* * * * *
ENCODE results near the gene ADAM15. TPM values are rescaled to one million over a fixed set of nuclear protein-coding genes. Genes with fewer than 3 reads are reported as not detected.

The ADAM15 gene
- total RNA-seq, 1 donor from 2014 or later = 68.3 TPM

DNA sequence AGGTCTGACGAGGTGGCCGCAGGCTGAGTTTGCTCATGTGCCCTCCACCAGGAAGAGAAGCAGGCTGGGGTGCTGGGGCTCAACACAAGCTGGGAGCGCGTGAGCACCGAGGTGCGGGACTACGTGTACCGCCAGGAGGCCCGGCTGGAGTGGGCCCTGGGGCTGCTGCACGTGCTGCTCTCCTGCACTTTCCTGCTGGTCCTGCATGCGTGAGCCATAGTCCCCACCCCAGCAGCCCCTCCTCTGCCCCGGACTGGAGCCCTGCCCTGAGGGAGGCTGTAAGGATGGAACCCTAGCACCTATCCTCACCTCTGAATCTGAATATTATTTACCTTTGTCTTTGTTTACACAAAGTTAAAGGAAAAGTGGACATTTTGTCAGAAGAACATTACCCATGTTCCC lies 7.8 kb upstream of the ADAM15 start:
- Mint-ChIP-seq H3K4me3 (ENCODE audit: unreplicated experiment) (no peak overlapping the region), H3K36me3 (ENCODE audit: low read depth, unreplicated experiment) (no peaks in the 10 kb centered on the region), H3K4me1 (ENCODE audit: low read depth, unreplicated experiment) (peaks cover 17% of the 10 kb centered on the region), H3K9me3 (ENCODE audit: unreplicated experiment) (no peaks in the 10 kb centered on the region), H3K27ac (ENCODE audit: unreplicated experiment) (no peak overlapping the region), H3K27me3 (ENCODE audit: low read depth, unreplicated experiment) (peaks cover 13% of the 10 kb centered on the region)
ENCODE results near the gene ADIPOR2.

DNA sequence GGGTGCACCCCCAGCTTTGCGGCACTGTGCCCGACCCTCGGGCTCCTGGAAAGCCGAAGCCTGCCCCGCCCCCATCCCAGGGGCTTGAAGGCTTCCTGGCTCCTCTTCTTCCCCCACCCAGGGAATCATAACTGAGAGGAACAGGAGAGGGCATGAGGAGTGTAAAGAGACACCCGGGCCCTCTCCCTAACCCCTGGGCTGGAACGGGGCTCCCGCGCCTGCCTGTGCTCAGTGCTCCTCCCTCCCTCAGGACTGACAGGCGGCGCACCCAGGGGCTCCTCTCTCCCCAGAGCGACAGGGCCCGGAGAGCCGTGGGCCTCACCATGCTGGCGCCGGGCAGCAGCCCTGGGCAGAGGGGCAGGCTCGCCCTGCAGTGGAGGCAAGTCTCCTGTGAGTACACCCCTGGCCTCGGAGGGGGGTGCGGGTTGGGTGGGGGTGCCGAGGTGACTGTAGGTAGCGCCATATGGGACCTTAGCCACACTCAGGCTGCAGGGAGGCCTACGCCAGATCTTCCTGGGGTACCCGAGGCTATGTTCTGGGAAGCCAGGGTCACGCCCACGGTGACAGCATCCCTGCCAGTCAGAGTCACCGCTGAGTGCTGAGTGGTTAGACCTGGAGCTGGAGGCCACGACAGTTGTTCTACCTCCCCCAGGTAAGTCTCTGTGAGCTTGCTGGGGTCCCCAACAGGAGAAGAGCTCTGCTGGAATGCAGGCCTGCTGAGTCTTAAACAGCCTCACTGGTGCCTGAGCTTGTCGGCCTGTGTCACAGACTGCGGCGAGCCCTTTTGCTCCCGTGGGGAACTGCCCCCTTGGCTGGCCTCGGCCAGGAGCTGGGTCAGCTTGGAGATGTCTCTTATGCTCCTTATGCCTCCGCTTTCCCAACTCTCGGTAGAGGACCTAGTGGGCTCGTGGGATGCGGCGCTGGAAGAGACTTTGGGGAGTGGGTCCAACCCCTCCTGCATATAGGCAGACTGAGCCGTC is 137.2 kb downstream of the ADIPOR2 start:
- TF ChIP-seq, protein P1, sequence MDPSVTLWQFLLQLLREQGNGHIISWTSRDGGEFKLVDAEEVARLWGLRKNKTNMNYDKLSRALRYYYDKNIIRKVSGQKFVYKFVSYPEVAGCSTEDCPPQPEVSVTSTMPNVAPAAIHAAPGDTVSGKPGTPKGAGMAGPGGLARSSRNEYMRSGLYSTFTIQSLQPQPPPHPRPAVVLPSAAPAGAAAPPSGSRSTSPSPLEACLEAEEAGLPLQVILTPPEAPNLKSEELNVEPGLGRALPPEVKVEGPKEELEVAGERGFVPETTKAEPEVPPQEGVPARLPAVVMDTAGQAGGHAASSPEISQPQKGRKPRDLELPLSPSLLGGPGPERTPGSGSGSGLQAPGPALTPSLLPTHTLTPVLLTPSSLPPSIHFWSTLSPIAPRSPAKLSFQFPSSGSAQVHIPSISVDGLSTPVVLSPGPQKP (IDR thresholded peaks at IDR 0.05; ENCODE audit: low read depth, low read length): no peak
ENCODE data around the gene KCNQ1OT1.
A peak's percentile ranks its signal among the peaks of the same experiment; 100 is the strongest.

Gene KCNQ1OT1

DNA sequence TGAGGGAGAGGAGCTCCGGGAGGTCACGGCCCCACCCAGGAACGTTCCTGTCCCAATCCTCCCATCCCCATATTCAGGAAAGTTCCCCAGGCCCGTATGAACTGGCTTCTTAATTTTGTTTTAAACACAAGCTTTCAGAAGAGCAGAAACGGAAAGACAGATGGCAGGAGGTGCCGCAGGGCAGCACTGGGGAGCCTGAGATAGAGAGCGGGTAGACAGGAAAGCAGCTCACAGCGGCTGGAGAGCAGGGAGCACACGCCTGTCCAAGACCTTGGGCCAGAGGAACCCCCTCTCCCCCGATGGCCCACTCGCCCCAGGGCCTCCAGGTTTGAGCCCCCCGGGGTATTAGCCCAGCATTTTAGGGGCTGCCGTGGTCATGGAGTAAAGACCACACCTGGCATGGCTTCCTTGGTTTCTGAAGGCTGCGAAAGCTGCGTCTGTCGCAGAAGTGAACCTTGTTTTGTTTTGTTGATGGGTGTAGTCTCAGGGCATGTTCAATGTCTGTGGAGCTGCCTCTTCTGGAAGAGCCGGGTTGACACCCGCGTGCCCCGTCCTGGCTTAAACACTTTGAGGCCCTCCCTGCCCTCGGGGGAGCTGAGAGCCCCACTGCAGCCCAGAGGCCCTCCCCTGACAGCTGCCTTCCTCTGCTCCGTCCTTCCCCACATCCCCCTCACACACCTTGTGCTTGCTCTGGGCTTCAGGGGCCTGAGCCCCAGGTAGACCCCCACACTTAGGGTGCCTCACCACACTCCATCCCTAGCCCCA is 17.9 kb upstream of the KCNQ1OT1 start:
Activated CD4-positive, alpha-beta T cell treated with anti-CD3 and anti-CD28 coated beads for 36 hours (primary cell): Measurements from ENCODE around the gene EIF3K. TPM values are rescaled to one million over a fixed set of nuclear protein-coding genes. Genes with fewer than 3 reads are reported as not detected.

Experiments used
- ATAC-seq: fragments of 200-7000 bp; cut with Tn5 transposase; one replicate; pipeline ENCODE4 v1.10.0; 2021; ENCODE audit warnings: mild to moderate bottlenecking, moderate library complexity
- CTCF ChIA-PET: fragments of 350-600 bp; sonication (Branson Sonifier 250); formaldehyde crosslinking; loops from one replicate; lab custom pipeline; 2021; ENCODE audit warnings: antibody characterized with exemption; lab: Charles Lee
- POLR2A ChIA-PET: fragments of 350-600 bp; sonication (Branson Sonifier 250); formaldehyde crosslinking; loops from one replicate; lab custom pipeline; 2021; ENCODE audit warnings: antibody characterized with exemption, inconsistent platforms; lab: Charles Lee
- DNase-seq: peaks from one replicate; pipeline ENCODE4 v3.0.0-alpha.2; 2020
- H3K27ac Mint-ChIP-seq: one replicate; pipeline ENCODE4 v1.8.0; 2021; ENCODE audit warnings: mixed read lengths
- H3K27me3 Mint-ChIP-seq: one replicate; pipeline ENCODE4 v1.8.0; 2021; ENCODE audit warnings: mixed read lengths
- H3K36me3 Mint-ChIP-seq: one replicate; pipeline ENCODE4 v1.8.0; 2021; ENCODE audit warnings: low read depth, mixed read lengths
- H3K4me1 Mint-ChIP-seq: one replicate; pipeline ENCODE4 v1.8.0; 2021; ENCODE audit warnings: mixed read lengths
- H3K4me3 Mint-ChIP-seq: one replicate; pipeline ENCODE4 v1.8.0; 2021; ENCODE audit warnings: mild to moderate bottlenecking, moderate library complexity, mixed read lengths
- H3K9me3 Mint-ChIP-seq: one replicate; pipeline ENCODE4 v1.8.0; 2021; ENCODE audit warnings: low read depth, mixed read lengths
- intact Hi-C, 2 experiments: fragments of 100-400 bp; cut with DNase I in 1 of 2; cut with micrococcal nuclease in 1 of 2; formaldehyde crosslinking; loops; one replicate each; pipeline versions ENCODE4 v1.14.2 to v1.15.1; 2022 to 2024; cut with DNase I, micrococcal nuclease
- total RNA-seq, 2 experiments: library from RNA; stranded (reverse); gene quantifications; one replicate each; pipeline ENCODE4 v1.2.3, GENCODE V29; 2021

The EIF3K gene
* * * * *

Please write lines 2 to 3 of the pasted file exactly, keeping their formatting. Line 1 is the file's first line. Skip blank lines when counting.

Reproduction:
The ADAM15 gene
- total RNA-seq, 1 donor from 2014 or later = 68.3 TPM